A 25-year-old woman is evaluated for a 2-week history of bilateral lower-extremity pain and skin lesions that she describes as ďred knots.Ē Ibuprofen has not alleviated her discomfort, and she has continued to develop new skin lesions. Six months ago, she developed vulvar ulcers that were negative for herpes simplex virus on a polymerase chain reaction assay; these lesions healed within 3 weeks. Two years ago, she developed uveitis that was treated with prednisolone drops. She also has a 7-year history of Raynaud phenomenon and a long-standing history of recurrent oral ulcers. She has had no recent infections and currently has no vulvar ulcers.
On physical examination, vital signs and cardiopulmonary and abdominal examinations are normal. There is no conjunctival injection. There are two ulcers on her tongue. Cutaneous examination reveals several subcutaneous reddish-colored nodules that are tender to palpation located on the lower extremities bilaterally. There is no synovitis, and range of motion of all joints is full.
|Complete blood count||Normal|
|Erythrocyte sedimentation rate||95 mm/h|
A chest radiograph is normal.
Which of the following is the most appropriate treatment for this patient?
Click here or scroll to the bottom of the form for the answer and critique.
Beta-blockers may have benefit in COPD patients
Beta-blockers may help reduce exacerbation risk and improve survival in patients with chronic obstructive pulmonary disease (COPD), according to a new study.
Physicians often avoid beta-blockers in COPD patients with cardiovascular disease because of potential pulmonary complications. However, some research has indicated that beta-blockers may in fact be helpful in this population. To further examine this question, researchers performed an observational cohort study of data from 23 Dutch general medicine practices. The goal of the study, which appeared in the May 24 Archives of Internal Medicine, was to determine whether long-term use of beta-blockers improves outcomes in COPD patients with and without cardiovascular disease.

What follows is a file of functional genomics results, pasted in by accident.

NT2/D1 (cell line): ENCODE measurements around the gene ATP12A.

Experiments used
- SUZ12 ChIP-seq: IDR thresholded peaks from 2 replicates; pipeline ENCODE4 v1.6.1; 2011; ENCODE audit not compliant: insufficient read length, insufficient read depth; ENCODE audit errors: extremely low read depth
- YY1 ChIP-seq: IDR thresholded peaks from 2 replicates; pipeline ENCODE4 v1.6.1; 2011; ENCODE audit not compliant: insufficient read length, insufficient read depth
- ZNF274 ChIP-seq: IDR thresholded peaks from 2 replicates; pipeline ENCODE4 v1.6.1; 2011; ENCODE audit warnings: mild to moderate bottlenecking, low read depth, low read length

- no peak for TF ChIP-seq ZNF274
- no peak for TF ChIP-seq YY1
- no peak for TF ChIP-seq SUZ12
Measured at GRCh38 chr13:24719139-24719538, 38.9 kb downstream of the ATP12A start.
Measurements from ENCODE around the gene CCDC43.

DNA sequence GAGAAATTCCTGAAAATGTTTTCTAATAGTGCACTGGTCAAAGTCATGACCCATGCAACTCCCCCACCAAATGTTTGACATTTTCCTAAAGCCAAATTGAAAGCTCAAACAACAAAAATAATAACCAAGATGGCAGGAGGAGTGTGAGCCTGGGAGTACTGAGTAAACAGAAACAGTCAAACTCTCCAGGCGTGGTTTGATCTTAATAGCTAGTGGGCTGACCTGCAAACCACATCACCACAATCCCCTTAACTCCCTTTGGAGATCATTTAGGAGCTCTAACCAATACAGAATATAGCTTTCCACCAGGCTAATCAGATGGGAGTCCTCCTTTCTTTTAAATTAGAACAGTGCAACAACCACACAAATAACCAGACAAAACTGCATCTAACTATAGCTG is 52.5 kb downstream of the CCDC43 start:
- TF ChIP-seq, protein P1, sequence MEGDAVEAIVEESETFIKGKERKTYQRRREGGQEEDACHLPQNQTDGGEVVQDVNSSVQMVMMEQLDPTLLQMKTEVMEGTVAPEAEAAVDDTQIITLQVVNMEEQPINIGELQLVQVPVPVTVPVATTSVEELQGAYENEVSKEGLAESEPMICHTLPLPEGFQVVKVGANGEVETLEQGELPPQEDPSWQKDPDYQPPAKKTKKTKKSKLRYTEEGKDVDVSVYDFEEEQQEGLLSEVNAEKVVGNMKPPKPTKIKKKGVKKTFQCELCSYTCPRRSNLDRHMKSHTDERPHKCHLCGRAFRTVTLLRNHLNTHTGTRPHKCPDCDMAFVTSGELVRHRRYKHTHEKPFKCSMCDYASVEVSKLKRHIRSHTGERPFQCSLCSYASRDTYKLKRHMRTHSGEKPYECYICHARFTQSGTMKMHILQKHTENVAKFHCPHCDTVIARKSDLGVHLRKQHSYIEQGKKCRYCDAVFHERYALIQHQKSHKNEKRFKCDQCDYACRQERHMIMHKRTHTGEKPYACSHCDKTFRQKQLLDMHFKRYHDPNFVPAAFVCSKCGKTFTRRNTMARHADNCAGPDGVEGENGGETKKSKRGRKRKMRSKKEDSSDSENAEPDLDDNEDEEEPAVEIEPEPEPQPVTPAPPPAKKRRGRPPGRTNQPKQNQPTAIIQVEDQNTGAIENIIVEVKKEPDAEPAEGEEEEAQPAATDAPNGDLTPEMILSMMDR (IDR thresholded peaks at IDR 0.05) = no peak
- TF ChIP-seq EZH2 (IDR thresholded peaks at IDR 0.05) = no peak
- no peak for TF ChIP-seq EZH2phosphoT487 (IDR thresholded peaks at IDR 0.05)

A total of 2,230 patients who had prevalent COPD at the start of the study (25%) or were diagnosed with incident COPD during follow-up (75%) were included. Fifty-three percent of patients were men, and the mean age at the beginning of the study was 64.8 years. Six hundred eighty-six patients (30.8%) died and 1,055 (47.3%) had one or more COPD exacerbations over a mean of 7.2 years of follow-up. Overall crude and adjusted hazard ratios with beta-blocker use, respectively, were 0.70 (95% CI, 0.59 to 0.84) and 0.68 (95% CI, 0.56 to 0.83) for mortality and 0.73 (95% CI, 0.63 to 0.83) and 0.71 (95% CI, 0.60 to 0.83) for exacerbations. Results were similar in patients with COPD but no evident cardiovascular disease.
The authors noted that COPD could have been incorrectly diagnosed in some study patients who actually had cardiovascular disease, among other limitations. However, they concluded that beta-blockers may reduce mortality rates and COPD exacerbations in patients with both COPD and cardiovascular disease. An accompanying editorial emphasized the need for a randomized, controlled trial to confirm the findings but said that the current study "provide[s] a rationale for the practicing clinicians to use Ŗ-blockers (even noncardioselective ones such as carvedilol) cautiously in their patients with COPD who also have a coexisting cardiovascular condition for which a Ŗ-blocker is required."
SSRIs linked to cataract development
Researchers found a possible association between current use of selective serotonin reuptake inhibitors (SSRIs), especially fluvoxamine and venlafaxine, and a future diagnosis of cataracts.
Researchers conducted a nested, case-control study of subjects within a previous study of patients who had received a coronary revascularization procedure between 1995 through 2004 in Quebec, Canada. Linked administrative databases of the health insurance system provided the data for all residents 65 years or older who are part of Canada's universal health care plan. Results appeared in the June issue of Ophthalmology.
Available SSRIs included citalopram, fluoxetine, fluvoxamine, paroxetine, and sertraline, and researchers also looked at venlafaxine, a serotonin and norepinephrine reuptake inhibitor (SNRI). Researchers identified patients prescribed SSRIs or venlafaxine one year before the index date. Current users had received an SSRI or venlafaxine within 30 days of the index date, or were defined as past users. Cataracts were identified by an ophthalmologist.
For each case, 10 controls were selected and matched by index date, age and cohort entry. Crude and adjusted rate ratios (RRs) and corresponding confidence intervals (CIs) were computed for current SSRI use. Rate ratios were adjusted for gender, corticosteroid use, statins, high blood pressure, antihypertensives and antidiabetics.